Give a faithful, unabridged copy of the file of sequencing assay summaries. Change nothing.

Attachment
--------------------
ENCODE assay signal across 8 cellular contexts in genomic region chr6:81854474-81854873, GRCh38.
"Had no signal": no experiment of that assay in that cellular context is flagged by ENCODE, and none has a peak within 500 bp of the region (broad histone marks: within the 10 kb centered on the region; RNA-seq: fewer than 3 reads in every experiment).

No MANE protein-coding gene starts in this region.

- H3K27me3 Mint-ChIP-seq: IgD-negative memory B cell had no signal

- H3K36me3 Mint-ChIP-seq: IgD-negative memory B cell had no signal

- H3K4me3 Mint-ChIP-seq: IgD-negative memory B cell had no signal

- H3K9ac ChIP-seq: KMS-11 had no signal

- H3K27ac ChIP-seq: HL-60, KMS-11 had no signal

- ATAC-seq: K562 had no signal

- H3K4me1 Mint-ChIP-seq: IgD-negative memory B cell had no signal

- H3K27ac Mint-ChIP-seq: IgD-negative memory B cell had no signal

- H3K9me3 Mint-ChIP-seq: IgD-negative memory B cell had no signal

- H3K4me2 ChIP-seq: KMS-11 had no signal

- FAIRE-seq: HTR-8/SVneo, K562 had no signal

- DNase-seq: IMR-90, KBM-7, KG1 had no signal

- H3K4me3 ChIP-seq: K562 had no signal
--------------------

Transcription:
ENCODE assay signal across 8 cellular contexts in genomic region chr6:81854474-81854873, GRCh38.
"Had no signal": no experiment of that assay in that cellular context is flagged by ENCODE, and none has a peak within 500 bp of the region (broad histone marks: within the 10 kb centered on the region; RNA-seq: fewer than 3 reads in every experiment).

No MANE protein-coding gene starts in this region.

- H3K27me3 Mint-ChIP-seq: IgD-negative memory B cell had no signal

- H3K36me3 Mint-ChIP-seq: IgD-negative memory B cell had no signal

- H3K4me3 Mint-ChIP-seq: IgD-negative memory B cell had no signal

- H3K9ac ChIP-seq: KMS-11 had no signal

- H3K27ac ChIP-seq: HL-60, KMS-11 had no signal

- ATAC-seq: K562 had no signal

- H3K4me1 Mint-ChIP-seq: IgD-negative memory B cell had no signal

- H3K27ac Mint-ChIP-seq: IgD-negative memory B cell had no signal

- H3K9me3 Mint-ChIP-seq: IgD-negative memory B cell had no signal

- H3K4me2 ChIP-seq: KMS-11 had no signal

- FAIRE-seq: HTR-8/SVneo, K562 had no signal

- DNase-seq: IMR-90, KBM-7, KG1 had no signal

- H3K4me3 ChIP-seq: K562 had no signal